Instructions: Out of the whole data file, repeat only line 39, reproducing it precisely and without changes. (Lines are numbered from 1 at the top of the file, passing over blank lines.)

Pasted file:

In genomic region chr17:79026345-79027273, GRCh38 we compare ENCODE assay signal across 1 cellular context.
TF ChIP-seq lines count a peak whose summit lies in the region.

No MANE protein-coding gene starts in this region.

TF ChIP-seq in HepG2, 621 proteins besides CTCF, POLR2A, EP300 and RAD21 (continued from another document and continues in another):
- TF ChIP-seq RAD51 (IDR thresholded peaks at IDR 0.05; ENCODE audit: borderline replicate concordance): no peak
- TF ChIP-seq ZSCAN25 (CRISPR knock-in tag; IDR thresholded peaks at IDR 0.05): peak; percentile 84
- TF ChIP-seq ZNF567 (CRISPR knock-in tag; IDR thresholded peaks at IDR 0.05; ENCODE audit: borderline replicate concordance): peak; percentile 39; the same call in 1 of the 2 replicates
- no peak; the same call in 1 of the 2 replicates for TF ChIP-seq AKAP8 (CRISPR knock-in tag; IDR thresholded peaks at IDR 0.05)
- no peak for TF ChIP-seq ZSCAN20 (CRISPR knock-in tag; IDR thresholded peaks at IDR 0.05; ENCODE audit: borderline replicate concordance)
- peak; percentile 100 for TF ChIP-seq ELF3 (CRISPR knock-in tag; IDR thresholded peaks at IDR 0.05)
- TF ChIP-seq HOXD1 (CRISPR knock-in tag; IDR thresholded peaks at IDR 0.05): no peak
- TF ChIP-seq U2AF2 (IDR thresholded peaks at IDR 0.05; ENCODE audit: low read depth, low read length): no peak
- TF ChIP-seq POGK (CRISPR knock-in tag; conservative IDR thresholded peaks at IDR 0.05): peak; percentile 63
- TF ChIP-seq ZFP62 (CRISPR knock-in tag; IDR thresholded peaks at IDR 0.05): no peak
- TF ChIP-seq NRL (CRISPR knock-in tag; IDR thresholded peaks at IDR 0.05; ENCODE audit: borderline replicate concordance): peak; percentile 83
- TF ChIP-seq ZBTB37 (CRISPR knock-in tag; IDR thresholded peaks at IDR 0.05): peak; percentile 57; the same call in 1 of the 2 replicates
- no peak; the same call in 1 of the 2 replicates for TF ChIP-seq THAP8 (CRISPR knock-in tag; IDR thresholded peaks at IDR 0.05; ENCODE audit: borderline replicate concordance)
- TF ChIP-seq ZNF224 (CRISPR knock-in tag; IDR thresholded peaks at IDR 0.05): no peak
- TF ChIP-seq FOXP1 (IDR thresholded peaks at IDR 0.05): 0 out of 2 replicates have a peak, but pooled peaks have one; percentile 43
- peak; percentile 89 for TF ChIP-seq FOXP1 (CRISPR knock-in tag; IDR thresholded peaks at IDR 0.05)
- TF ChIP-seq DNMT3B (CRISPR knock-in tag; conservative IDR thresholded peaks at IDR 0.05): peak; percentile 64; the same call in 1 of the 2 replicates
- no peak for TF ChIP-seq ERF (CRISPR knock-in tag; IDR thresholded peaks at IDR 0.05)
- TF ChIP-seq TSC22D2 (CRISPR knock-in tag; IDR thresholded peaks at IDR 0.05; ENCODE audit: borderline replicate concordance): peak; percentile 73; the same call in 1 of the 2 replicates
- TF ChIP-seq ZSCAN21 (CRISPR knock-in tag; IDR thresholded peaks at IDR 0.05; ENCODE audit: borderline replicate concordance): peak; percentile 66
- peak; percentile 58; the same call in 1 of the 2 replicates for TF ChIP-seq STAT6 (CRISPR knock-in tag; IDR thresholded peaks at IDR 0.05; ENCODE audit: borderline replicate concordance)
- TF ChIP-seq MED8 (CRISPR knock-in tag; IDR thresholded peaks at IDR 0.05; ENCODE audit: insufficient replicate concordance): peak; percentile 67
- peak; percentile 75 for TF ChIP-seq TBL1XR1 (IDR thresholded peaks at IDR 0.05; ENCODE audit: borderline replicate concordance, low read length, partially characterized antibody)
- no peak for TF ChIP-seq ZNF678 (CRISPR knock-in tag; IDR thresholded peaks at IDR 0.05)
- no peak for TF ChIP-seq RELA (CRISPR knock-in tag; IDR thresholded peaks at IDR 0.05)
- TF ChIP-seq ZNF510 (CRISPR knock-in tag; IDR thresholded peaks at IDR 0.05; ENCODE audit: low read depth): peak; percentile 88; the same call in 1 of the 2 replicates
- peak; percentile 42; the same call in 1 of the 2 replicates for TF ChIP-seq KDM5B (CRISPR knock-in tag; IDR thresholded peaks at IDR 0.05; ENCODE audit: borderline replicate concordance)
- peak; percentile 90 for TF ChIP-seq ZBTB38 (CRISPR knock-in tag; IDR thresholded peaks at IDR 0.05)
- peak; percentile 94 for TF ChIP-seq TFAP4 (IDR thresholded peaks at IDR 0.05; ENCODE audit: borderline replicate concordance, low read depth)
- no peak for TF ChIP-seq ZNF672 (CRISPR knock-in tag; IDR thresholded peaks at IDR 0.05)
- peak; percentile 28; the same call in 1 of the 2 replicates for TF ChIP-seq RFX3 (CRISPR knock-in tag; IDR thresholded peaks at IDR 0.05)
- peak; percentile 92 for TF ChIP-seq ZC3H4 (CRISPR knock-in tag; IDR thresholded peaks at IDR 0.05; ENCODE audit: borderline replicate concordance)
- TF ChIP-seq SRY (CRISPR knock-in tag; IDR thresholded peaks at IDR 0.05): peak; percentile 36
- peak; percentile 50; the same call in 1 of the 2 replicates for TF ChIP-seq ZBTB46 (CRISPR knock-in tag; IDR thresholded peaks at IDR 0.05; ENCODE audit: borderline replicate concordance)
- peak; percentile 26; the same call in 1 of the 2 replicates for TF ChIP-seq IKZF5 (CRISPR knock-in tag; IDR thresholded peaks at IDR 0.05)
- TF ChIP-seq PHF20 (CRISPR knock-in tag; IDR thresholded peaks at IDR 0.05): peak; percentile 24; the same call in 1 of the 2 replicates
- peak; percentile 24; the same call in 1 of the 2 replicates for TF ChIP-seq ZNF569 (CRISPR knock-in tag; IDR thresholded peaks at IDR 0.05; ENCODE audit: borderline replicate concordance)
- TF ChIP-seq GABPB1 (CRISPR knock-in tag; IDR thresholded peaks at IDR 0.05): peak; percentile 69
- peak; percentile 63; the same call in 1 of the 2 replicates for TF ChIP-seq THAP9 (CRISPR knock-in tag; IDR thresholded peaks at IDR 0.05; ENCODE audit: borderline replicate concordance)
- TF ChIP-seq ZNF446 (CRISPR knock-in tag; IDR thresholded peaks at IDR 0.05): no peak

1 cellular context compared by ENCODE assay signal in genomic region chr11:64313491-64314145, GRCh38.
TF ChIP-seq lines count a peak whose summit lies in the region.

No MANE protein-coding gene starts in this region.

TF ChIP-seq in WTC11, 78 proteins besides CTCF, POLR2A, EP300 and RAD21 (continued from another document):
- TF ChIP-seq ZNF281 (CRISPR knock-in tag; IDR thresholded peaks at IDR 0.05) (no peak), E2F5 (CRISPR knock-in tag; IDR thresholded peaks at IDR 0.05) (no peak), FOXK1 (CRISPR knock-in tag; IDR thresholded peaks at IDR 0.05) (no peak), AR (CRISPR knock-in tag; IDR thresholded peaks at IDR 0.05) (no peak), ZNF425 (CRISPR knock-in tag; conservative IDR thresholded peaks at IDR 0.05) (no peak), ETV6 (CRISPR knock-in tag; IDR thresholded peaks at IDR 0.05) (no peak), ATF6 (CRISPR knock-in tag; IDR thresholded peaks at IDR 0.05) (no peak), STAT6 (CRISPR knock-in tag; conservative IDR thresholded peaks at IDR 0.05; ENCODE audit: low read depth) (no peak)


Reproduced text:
- peak; percentile 26; the same call in 1 of the 2 replicates for TF ChIP-seq IKZF5 (CRISPR knock-in tag; IDR thresholded peaks at IDR 0.05)